The island of Cap-aux-Meules is the gateway to the archipelago. The island may look more "urbanised", but nature is never far away. A majority of the population of Les Îles lives in its three municipalities (Cap-aux- Meules, L'Étang-du-Nord and Fatima) and the island is the service and administrative centre for the archipelago.
On your arrival at the port, you will be charmed.
The name, Cap-aux-Meules (Grindstone), comes from the presence of grindstone in the hill
overlooking the port. Cap-aux-Meules is the ferry's point of arrival, where visitors get their first look at the Madelinot countryside.
Cap aux Meules Island, the second largest island in the archipelago (after Havre Aubert Island), has the largest population and is the Islands' services and administrative centre. Here we find the Hospital, the Regional High School, the Cégep de la Gaspésie et des Îles, the Hydro-Québec power plant and a wide variety of businesses and stores. The three districts that form the Island, Cap-aux-Meules, L'Étang-du-Nord, and Fatima, invite visitors to explore an island with lovely countryside, activities and attractions for everyone.
Fatima, the newest village on the Îles de la Madeleine, includes the townships of Cap-Vert, Grand-Ruisseau, l'Hôpital and Les Caps.
Exposed to northerly winds, the coast is indented by spectacularly steep, jagged cliffs.
The long, flat Dune du Nord Beach (north dune) was used as a landing strip for the first airplanes arriving on the archipelago until 1959.
Belle Anse (pretty cove) offers a striking example of cliffs sculptured by the sea.
For the last fifty years, the concentration of businesses and services has made Cap-aux-Meules, with its main street, village-like appearance, numerous restaurants, bars and other facilities, the centre of the Islands.
Despite the "urban" look of Cap-aux-Meules, nature is never very far away. A walk in Parc des Buck, at the end of the Chemin de la Mine will reveal spectacular views of the Island and its neighbours.
You might also choose to walk the coast path (Sentier du Littoral) where pedestrians and cyclists share 2 kilometres of trail leading to the lookout at the top of the cape. From the Chemin du Quai you can reach stairs leading to a scenic lookout at the summit of the hill.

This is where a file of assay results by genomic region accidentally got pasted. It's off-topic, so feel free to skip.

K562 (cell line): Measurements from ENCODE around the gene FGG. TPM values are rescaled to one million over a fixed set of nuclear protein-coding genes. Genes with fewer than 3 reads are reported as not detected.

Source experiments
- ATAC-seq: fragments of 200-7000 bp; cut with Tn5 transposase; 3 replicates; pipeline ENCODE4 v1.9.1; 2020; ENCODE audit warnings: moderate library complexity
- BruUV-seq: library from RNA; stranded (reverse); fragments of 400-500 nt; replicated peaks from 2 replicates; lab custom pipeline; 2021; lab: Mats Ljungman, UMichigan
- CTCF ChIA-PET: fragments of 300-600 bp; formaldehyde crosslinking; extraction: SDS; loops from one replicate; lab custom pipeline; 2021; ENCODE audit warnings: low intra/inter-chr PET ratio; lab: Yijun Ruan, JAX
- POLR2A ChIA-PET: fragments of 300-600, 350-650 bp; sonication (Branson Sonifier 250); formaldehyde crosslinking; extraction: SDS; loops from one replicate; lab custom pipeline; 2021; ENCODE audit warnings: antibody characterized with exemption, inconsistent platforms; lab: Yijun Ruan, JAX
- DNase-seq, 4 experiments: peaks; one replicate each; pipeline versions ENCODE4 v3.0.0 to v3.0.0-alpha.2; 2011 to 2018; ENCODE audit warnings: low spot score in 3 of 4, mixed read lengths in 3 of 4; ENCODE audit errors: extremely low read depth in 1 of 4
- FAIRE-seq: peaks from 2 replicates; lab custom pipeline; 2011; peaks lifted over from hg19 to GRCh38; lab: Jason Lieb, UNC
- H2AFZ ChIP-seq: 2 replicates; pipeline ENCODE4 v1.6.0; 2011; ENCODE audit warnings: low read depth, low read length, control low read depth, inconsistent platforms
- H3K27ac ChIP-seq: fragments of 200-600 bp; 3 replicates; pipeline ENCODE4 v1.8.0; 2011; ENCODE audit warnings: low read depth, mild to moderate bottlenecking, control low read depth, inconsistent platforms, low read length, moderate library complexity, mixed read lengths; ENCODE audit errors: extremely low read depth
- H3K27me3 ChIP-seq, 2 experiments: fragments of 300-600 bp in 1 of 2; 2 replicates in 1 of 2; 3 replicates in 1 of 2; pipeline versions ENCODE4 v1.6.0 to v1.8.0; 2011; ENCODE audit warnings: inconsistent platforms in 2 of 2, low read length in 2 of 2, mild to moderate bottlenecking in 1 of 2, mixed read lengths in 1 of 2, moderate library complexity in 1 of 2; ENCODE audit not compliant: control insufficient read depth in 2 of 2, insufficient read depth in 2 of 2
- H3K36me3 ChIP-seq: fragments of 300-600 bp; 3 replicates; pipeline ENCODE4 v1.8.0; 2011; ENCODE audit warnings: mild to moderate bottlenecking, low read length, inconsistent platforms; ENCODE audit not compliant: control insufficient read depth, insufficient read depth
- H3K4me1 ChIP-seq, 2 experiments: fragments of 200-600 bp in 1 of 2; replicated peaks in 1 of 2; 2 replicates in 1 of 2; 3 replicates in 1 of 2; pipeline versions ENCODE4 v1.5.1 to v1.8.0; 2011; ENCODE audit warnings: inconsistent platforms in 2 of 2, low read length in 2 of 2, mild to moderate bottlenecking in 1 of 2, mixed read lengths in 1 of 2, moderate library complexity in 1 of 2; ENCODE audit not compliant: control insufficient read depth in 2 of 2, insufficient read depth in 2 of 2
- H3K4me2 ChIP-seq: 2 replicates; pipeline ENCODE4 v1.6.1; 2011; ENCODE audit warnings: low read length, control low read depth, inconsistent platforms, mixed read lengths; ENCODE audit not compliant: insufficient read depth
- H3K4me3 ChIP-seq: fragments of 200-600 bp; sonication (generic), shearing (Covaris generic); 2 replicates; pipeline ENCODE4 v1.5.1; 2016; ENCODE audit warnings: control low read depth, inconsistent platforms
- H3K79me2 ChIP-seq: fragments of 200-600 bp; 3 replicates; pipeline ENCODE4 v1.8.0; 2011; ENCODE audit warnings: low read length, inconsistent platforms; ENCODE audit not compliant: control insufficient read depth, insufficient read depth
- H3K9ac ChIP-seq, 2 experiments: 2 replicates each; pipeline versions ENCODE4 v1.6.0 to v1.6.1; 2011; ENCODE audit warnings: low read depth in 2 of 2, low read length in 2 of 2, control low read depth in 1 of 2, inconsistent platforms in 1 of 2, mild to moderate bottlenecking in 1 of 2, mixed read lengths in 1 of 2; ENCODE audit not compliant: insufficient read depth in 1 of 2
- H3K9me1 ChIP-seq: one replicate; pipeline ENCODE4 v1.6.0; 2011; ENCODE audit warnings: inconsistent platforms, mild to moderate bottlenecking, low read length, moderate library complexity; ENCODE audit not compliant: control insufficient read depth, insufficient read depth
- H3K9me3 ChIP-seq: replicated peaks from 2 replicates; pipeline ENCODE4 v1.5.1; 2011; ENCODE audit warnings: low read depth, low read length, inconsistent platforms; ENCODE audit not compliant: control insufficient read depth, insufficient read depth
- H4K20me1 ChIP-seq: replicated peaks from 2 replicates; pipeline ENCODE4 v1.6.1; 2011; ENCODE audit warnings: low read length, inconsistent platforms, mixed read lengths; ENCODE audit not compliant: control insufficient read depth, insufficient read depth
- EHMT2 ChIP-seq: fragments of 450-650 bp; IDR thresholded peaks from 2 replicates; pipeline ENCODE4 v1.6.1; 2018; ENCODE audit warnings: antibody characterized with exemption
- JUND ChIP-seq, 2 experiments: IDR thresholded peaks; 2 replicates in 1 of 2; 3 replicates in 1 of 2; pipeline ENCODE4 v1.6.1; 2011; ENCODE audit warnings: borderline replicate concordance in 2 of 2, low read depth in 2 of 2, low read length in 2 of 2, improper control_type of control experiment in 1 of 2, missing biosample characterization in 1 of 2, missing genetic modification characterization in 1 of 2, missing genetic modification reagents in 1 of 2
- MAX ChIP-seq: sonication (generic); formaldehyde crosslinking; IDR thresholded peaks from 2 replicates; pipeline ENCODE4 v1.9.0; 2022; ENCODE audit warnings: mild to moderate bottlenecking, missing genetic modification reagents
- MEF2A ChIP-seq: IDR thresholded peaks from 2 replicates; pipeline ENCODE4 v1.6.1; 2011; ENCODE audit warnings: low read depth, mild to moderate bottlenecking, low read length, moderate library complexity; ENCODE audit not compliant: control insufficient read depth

The port of Cap-aux-Meules bustles with activities: offshore and coastal fishing, the arrival and departure site for boats crossing to the mainland (Souris, Montréal) and the ferry boat to Entry Island. Sailing enthusiasts visiting the archipelago will find a well-equipped marina. Close to the harbour, boats in dry-dock await the next fishing season or undergo repairs. An enormous travel lift crane with long straps is used to handle boats.
Tourisme Îles de la Madeleine and its tourist information bureau welcome visitors on arrival, year round. Our friendly and attentive staff will answer all your questions and provide information on various services, tourism activities, weather, accommodations, restaurant menus, events. Two computer stations with Internet access are also available during opening hours.
L'Étang-du-Nord is located to the west of Cap-aux-Meules. It is formed of several townships, each of which has its own personality.
The scenic road along the Chemin de Gros-Cap overlooks Baie de Plaisance (pleasant bay). One kilometre further on, explore the cliffs and caves that are the distinctive feature of Parc de Gros-Cap.
On returning to Route 199, don't miss the beautiful white La Vernière wooden church. It is one of the largest wooden churches still existing in North America today.
Farther along, the Site de La Côte is a public park where the Madelinots like to stroll around L'Étang-du-Nord fishing harbour. The focal point of the area around the cove at L'Étang-du-Nord is a magnificent sculpture. From the end of Chemin Delaney, you can see Île aux Goélands (Gull Island), an excellent site for bird-watching. It is possible to walk along the coastal cliffs to Hérissé Cape, and L'Étang-du-Nord lighthouse (Chemin du Phare), where a peaceful view awaits you, particularly at the end of the day when the contours of the landscape glow in the slanting beams of the setting sun.